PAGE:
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Med Sci Sports Exerc. 2008 Jul;40(7 Suppl):S519-28. doi: 10.1249/MSS.0b013e31817c6737.

Epidemiology of walking and type 2 diabetes.

Author information

1
Division of Diabetes Translation, National Center for Chronic Disease Prevention and Health Promotion, Centers for Disease Control and Prevention, Atlanta, GA 30341-3717, USA. cjc1@cdc.gov

Abstract

PURPOSE:

Diabetes is prevalent, deadly, serious, and costly. It affects an estimated 20.8 million Americans in 2005, having doubled from 1980, and is expected to reach at least 29 million by 2050. In 2002, diabetes was responsible for an estimated $132 billion in costs. Diabetes concerns leaders in public health and clinicians, and its personal, social, and economic burdens require preventive efforts such as the promotion of walking. As such, we reviewed the limited epidemiologic data of walking and incident diabetes (two studies) and walking and mortality outcomes among diabetic persons (three studies).

METHODS:

We abstracted information from each paper to identify characteristics of the study population, details of the disease outcomes (diabetes incidence, mortality outcomes, or cardiovascular disease events among persons with diabetes), relative risks, risk reductions, and adjustment for covariates.

RESULTS:

The reviewed studies were adjusted for important covariates such as age, body mass index, the coexistence of other nonwalking and vigorous activities, and so on and for biases such as differential misclassification of exposure. The strength of the observed reductions in risk were between approximately 20% and 40% for incident diabetes and between 40% and 55% for mortality due to all causes and due to cardiovascular disease (and related nonfatal events). Moderate to faster pace of walking seemed to enhance risk reduction. These reductions fit well with results of earlier reviews of physical activity and diabetes, and basically corresponded to 2-3 h of weekly walking.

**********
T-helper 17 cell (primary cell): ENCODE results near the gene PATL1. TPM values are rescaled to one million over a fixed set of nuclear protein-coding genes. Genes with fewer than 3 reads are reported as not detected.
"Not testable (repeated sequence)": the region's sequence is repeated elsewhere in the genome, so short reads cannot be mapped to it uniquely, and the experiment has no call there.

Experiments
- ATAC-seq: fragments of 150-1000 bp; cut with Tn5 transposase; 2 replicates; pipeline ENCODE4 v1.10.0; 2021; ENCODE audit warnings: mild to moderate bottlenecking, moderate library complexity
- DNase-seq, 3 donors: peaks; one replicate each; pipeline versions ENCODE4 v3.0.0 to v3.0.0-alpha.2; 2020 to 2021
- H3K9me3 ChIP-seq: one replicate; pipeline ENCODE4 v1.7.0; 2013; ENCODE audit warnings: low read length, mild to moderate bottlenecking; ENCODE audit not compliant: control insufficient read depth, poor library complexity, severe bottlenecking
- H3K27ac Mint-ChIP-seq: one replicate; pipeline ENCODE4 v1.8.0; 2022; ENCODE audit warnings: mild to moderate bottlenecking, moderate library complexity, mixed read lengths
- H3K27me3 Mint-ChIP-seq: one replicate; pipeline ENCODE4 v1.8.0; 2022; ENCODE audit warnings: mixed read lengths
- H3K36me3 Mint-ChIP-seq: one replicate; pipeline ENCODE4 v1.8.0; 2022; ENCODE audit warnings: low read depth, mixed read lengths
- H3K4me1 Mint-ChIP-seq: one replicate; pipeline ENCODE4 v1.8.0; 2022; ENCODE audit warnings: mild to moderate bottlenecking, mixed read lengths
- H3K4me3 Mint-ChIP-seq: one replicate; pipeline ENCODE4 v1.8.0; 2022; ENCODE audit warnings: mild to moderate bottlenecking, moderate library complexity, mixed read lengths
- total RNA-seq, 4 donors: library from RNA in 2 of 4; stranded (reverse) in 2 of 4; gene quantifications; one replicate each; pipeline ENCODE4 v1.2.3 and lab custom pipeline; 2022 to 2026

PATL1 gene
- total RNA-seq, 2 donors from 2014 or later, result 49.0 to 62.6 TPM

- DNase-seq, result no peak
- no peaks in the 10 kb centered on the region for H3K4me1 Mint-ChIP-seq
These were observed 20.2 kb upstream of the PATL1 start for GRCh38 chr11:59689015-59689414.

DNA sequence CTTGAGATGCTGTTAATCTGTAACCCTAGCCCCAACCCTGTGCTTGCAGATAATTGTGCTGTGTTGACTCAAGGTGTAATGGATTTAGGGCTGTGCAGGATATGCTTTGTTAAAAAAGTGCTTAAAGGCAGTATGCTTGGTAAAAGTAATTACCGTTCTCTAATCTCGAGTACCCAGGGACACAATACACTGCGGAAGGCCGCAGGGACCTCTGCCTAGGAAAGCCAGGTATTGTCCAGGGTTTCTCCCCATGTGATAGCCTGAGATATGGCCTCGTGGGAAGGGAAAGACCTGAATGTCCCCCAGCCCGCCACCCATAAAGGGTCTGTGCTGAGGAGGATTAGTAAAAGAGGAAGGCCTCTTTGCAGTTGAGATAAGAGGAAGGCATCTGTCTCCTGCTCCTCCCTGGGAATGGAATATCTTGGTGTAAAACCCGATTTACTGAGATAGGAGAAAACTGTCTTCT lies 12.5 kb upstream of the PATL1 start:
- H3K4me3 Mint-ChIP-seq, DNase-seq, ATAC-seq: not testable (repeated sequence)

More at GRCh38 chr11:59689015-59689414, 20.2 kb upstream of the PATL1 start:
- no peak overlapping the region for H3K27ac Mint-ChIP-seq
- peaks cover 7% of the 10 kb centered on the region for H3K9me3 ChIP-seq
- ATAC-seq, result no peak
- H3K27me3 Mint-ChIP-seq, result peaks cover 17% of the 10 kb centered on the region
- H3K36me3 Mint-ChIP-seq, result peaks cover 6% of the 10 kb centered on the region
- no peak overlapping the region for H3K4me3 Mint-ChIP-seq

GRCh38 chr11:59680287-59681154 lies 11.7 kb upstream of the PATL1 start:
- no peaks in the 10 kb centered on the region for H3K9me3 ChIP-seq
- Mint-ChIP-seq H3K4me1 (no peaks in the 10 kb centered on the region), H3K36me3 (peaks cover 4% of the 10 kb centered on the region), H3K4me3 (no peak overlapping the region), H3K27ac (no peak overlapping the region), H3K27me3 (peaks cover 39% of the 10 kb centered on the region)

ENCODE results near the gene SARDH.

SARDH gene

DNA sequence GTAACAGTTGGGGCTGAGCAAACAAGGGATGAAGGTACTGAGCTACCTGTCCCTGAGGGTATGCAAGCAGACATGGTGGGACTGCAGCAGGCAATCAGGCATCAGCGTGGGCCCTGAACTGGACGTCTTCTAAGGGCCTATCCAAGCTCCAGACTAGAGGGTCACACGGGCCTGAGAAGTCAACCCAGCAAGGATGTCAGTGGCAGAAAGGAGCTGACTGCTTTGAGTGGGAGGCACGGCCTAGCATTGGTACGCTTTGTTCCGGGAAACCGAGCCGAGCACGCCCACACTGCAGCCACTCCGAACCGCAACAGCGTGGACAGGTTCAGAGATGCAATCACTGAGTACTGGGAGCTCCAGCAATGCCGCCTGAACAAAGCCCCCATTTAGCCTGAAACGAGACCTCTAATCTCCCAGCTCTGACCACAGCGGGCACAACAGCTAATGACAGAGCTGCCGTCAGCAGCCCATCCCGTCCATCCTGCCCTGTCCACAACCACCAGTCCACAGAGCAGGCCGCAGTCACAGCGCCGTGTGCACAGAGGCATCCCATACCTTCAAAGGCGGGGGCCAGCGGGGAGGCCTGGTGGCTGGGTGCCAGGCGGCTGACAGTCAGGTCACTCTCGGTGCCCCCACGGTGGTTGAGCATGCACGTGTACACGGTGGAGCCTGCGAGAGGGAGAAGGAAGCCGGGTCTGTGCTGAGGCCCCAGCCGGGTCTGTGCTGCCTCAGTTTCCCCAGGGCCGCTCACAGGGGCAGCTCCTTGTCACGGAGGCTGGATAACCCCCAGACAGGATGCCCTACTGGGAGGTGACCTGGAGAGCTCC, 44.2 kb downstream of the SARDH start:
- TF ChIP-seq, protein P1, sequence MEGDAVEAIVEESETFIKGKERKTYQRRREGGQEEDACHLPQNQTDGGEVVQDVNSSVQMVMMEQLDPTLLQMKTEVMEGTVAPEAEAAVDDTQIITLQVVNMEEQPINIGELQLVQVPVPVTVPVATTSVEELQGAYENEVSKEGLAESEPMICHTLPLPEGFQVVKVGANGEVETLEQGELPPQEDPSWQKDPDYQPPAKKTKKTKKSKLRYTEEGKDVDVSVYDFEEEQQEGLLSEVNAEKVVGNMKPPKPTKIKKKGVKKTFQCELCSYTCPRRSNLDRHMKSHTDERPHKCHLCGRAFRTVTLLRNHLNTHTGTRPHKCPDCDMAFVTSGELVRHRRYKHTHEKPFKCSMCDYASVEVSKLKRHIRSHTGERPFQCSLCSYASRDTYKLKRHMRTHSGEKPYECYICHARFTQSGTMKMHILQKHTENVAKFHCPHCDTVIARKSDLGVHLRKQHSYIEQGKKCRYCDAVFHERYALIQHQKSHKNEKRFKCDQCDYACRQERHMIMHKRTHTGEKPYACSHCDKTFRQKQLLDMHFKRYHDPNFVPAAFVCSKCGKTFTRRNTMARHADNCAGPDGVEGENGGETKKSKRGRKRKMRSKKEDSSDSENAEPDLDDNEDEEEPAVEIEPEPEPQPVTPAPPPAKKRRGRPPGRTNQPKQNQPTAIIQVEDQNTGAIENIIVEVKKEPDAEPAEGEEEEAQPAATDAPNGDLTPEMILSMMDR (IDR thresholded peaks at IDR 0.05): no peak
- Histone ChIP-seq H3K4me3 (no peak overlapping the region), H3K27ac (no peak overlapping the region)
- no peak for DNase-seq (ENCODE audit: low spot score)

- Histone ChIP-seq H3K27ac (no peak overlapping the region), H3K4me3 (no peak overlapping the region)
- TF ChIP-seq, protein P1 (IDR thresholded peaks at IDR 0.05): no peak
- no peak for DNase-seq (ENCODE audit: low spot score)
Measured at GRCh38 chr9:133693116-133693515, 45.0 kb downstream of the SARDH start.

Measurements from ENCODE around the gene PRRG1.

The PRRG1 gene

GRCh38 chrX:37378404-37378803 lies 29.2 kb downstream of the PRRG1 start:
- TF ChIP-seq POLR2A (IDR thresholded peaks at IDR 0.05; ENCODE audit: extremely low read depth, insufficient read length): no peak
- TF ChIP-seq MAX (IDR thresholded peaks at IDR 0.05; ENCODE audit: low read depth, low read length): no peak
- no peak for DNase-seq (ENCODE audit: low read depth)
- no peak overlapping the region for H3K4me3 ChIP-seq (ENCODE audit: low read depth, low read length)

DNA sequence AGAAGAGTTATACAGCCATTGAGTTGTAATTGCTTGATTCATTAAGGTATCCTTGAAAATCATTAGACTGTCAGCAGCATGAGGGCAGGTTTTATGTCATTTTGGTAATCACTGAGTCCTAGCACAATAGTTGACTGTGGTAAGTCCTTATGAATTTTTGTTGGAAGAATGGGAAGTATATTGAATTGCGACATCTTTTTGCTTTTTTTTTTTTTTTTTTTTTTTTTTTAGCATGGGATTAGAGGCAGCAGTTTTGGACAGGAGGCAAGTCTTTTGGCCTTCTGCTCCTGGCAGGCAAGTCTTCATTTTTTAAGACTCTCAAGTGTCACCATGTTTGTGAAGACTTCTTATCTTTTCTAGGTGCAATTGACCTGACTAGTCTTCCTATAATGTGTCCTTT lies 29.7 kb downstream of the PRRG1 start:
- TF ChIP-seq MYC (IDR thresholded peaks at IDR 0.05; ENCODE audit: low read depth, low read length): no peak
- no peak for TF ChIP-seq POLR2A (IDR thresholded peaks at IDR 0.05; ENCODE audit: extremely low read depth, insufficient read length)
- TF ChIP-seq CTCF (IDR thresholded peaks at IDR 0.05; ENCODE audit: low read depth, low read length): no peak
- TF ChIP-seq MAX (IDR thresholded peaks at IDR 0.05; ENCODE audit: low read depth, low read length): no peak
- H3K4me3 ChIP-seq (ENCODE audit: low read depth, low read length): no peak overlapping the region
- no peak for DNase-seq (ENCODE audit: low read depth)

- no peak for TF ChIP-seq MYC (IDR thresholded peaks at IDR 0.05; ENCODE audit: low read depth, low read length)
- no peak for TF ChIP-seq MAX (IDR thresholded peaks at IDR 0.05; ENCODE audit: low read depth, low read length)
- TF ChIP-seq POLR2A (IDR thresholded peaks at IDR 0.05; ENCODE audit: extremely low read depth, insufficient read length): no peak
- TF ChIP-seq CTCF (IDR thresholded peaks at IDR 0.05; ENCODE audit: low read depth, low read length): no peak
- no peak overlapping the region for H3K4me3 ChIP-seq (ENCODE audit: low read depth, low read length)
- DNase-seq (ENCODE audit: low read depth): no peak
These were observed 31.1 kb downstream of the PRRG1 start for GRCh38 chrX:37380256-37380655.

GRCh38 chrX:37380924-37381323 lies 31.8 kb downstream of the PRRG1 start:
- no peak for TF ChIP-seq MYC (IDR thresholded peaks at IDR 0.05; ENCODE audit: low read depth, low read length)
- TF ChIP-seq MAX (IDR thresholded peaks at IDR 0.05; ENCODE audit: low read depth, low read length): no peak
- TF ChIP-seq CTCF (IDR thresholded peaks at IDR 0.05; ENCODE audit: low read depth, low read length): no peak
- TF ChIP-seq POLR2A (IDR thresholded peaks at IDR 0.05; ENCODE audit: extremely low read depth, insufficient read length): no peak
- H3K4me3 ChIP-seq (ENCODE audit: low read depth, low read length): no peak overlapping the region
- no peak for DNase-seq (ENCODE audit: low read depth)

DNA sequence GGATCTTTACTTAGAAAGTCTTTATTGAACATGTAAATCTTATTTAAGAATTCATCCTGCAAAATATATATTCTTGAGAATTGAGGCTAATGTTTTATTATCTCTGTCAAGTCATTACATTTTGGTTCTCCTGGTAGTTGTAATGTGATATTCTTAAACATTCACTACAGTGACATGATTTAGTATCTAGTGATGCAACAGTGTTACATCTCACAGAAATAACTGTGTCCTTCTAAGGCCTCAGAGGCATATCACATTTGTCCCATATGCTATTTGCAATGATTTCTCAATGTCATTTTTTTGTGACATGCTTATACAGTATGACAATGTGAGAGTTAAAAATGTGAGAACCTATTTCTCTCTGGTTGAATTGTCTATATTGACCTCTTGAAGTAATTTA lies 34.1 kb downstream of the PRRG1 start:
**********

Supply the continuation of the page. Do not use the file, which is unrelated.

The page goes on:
CONCLUSION:

Available dose-response data between walking and the aforementioned outcomes suggest that public health recommendations for physical activity might also apply to walking in particular. Regardless, important areas remain for future research on walking and diabetes.

PMID:
18562969
DOI:
10.1249/MSS.0b013e31817c6737
[Indexed for MEDLINE]

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